Updated 25 June 2014

From bug-chasing to denial

Bug-chasers actively seek out HIV infection. But their live-fast, die-young attitude is out of kilter with reality – living with the bug may be hard, but it’s not a death sentence.


"One of my friends recently confided in me that he has unprotected sex with guys who want to contract HIV," writes a Health24 user on the gay, lesbian and bisexual expert forum.

So-called "bug-chasers" actively set out to become infected with HIV, while "gift-givers" are HIV-positive people who oblige bug-chasers by trying to infect them. They are part of an underground world of ritualistic conversion parties – a world where infected semen is perceived as a kind of liquid gold, and where becoming infected makes you part of a sacred brotherhood.

There is, however, only scant evidence that such parties actually occur outside of anyone’s imagination, and similarly slight evidence that bug-chasing has much of a life anywhere outside some marginal subcultures in the US and Europe.

Why people do it
Some people – particularly gay men - argue that they are going to get infected anyway, and that “chasing the bug” is a way of taking control of the situation and relieving the consistent stress of worrying about infection.

In other cases, as in a much-cited 2003 article in Rolling Stone magazine, there is a suggestion that bug-chasing or gift-giving is about making sex more dangerous or exciting.

Glenn de Swardt, Health24's gay, lesbian and bisexual expert and the psychosocial manager at Health4Men in Cape Town, says he hasn't had any direct contact with men who consciously want to become HIV infected during his ten years of counselling gay men.

De Swardt says the much greater problem is bare-backing – men having unsafe sex with other men.

He views bare-backing as a complex and paradoxical ritual of denial, where the existence of HIV, and the risk of contracting it, is denied. "The concept of HIV is completely denied in such settings. The reality of HIV simply doesn't exist in this scenario, often due to various fears and anxieties. Two people thus collude and engage in a dangerous ritual of barebacking. This is very different from someone consciously wanting to be infected, but it is equally dangerous."

One might say that this ritual of denial is the flip side of the self-conscious "seeding" of bug-chasing and gift-giving. In either case, though, the greater problem is simply men having unsafe sex with other men.

Beyond the myths
Both bug-chasing and ritual denial illustrate the extent to which prevention messages have failed to reach certain high-risk groups. As in the general population, the scientific reality of HIV has been clouded by myths and complex cultural and psychological responses.

Just as HIV is not a disease of promiscuous black men, it isn't the exclusive domain of gay men, or of poverty, or of promiscuity generally. Men and women, adults and children, New Yorkers and Sowetans all get infected. Even three of the actors in the 70s television series Dallas were HIV-positive.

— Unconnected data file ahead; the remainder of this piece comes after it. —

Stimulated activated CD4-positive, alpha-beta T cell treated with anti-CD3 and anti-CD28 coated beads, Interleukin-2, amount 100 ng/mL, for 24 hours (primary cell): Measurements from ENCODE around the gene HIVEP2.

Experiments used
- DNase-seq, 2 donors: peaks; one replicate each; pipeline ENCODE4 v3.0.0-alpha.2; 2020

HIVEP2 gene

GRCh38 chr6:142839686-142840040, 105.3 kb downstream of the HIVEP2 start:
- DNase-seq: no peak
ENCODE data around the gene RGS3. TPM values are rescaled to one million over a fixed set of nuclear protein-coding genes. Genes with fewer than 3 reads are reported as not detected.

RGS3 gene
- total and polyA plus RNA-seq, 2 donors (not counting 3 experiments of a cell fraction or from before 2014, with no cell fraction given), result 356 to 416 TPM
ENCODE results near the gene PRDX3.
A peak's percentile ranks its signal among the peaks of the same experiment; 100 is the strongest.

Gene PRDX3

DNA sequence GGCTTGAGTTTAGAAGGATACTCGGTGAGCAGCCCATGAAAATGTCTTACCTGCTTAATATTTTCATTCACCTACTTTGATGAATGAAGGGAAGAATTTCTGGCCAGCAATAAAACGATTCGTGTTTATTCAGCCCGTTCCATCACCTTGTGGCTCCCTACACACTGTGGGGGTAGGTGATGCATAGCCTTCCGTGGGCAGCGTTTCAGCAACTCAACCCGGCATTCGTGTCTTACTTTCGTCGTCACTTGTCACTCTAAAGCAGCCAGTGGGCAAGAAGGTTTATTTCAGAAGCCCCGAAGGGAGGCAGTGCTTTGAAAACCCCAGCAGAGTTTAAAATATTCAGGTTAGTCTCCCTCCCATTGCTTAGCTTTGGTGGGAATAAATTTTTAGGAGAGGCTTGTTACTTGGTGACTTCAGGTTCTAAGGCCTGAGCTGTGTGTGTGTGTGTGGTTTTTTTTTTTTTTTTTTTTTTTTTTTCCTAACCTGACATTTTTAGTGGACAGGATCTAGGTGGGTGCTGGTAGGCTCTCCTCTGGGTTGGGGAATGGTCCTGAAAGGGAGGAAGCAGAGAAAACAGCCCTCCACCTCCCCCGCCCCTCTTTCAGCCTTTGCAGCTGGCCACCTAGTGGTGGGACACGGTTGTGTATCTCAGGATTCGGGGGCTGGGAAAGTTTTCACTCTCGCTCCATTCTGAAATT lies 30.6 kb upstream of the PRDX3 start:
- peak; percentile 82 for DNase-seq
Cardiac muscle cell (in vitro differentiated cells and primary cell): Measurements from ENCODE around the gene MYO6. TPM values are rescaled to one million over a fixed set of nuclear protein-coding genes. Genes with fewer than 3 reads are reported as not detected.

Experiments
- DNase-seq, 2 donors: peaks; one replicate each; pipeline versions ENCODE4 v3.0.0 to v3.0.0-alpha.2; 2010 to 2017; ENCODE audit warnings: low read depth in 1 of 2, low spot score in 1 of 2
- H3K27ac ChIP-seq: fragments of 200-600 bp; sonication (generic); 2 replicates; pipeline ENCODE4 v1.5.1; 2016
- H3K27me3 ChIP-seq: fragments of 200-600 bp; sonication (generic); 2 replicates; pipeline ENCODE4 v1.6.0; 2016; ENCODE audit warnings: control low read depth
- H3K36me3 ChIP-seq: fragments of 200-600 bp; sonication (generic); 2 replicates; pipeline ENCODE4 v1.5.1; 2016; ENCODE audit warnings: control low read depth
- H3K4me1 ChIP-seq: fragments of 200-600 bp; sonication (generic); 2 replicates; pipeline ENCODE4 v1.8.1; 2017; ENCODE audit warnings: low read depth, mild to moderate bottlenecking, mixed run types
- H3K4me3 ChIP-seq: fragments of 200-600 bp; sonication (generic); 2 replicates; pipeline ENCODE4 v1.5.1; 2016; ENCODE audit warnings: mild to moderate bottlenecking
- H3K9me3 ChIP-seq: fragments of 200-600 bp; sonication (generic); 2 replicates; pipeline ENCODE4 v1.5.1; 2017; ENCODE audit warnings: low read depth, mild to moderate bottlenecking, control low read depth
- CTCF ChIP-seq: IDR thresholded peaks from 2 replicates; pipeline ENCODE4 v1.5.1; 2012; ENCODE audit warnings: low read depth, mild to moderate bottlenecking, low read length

Getting infected also isn't the end of your life. Whatever live-fast fantasies or social constructions may fuel bare-backing – or unprotected sex of any kind, for that matter – it is little more than an excuse to evade responsibility.

A chronic disease
Due to highly active anti-retroviral therapy (HAART) HIV is no longer a death sentence. Far from it: in one study, researchers found that HIV-positive people in rich countries who start HAART at the age of 20 could expect to live to the age of 63 (the general population could expect to live to about 80).

HIV can be considered a long-term chronic condition, researchers wrote in The Lancet medical journal. Examples of people living long and productive lives with HIV are many and various. From the South African Supreme Court judge Edwin Cameron and the Aids activist Zackie Achmat, to someone like David Patient – who was diagnosed in 1983 – it is clearer than ever that HIV, though not a disease anyone wants to live with, is far from being a death sentence.

Getting better
Our knowledge of how to deal with HIV is growing all the time. From things like circumcision as part of comprehensive prevention programmes, to the possibility of providing high-risk groups with antiretroviral drugs to prevent infection – rather that treat it – we are not without new tools to fight the pandemic.

On a basic treatment level as well, the days of complex handfulls of pills to be taken at various times of day are being replaced by single once-a-day regimens. And not only is compliance getting easier, side-effect profiles are also improving.

(Marcus Low, Health24, Updated July 2009)

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Dr Sindisiwe van Zyl qualified at the University of Pretoria in 2005. She is a patients' rights activist and loves using social media to teach about HIV. She is in private practice in Johannesburg.

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